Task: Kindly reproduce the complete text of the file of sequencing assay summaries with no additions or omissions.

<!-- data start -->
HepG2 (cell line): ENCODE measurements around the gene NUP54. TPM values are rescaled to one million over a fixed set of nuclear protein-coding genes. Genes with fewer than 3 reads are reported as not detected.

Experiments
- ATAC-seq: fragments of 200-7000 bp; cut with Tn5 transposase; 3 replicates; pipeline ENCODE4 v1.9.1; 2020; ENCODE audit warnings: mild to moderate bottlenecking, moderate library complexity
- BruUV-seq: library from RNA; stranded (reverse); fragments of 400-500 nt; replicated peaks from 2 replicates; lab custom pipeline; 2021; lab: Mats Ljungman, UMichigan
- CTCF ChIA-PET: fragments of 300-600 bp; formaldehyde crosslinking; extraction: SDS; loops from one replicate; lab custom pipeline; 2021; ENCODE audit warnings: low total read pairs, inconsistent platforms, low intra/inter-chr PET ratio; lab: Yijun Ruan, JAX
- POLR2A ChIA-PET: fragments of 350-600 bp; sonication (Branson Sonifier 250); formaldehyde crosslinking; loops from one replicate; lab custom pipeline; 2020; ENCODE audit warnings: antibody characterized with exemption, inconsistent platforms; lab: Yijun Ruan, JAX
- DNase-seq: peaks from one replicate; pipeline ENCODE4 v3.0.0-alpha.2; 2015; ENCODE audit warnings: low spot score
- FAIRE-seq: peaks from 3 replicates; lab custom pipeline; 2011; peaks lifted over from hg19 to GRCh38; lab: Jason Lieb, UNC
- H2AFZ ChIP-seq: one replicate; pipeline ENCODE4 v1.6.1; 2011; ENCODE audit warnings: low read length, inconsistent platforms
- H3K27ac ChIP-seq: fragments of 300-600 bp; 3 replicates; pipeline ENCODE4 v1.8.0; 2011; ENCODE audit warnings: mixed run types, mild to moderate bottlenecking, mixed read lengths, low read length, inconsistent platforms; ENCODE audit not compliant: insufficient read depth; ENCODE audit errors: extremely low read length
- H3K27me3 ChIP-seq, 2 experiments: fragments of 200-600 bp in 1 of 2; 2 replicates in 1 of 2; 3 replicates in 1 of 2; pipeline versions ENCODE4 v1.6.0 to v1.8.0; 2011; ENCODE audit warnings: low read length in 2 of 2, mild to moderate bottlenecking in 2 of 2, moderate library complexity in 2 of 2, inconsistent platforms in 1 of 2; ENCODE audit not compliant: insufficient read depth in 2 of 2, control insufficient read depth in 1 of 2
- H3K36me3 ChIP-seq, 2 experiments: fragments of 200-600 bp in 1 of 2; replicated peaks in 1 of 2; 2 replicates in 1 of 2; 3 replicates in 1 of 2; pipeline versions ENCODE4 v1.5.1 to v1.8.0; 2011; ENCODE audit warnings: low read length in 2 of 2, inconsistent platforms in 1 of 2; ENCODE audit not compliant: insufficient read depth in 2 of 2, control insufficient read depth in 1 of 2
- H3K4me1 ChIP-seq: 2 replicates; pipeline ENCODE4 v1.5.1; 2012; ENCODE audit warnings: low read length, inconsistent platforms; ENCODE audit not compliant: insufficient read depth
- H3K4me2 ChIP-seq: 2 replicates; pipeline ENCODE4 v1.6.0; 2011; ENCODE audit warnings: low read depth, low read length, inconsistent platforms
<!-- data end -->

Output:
HepG2 (cell line): ENCODE measurements around the gene NUP54. TPM values are rescaled to one million over a fixed set of nuclear protein-coding genes. Genes with fewer than 3 reads are reported as not detected.

Experiments
- ATAC-seq: fragments of 200-7000 bp; cut with Tn5 transposase; 3 replicates; pipeline ENCODE4 v1.9.1; 2020; ENCODE audit warnings: mild to moderate bottlenecking, moderate library complexity
- BruUV-seq: library from RNA; stranded (reverse); fragments of 400-500 nt; replicated peaks from 2 replicates; lab custom pipeline; 2021; lab: Mats Ljungman, UMichigan
- CTCF ChIA-PET: fragments of 300-600 bp; formaldehyde crosslinking; extraction: SDS; loops from one replicate; lab custom pipeline; 2021; ENCODE audit warnings: low total read pairs, inconsistent platforms, low intra/inter-chr PET ratio; lab: Yijun Ruan, JAX
- POLR2A ChIA-PET: fragments of 350-600 bp; sonication (Branson Sonifier 250); formaldehyde crosslinking; loops from one replicate; lab custom pipeline; 2020; ENCODE audit warnings: antibody characterized with exemption, inconsistent platforms; lab: Yijun Ruan, JAX
- DNase-seq: peaks from one replicate; pipeline ENCODE4 v3.0.0-alpha.2; 2015; ENCODE audit warnings: low spot score
- FAIRE-seq: peaks from 3 replicates; lab custom pipeline; 2011; peaks lifted over from hg19 to GRCh38; lab: Jason Lieb, UNC
- H2AFZ ChIP-seq: one replicate; pipeline ENCODE4 v1.6.1; 2011; ENCODE audit warnings: low read length, inconsistent platforms
- H3K27ac ChIP-seq: fragments of 300-600 bp; 3 replicates; pipeline ENCODE4 v1.8.0; 2011; ENCODE audit warnings: mixed run types, mild to moderate bottlenecking, mixed read lengths, low read length, inconsistent platforms; ENCODE audit not compliant: insufficient read depth; ENCODE audit errors: extremely low read length
- H3K27me3 ChIP-seq, 2 experiments: fragments of 200-600 bp in 1 of 2; 2 replicates in 1 of 2; 3 replicates in 1 of 2; pipeline versions ENCODE4 v1.6.0 to v1.8.0; 2011; ENCODE audit warnings: low read length in 2 of 2, mild to moderate bottlenecking in 2 of 2, moderate library complexity in 2 of 2, inconsistent platforms in 1 of 2; ENCODE audit not compliant: insufficient read depth in 2 of 2, control insufficient read depth in 1 of 2
- H3K36me3 ChIP-seq, 2 experiments: fragments of 200-600 bp in 1 of 2; replicated peaks in 1 of 2; 2 replicates in 1 of 2; 3 replicates in 1 of 2; pipeline versions ENCODE4 v1.5.1 to v1.8.0; 2011; ENCODE audit warnings: low read length in 2 of 2, inconsistent platforms in 1 of 2; ENCODE audit not compliant: insufficient read depth in 2 of 2, control insufficient read depth in 1 of 2
- H3K4me1 ChIP-seq: 2 replicates; pipeline ENCODE4 v1.5.1; 2012; ENCODE audit warnings: low read length, inconsistent platforms; ENCODE audit not compliant: insufficient read depth
- H3K4me2 ChIP-seq: 2 replicates; pipeline ENCODE4 v1.6.0; 2011; ENCODE audit warnings: low read depth, low read length, inconsistent platforms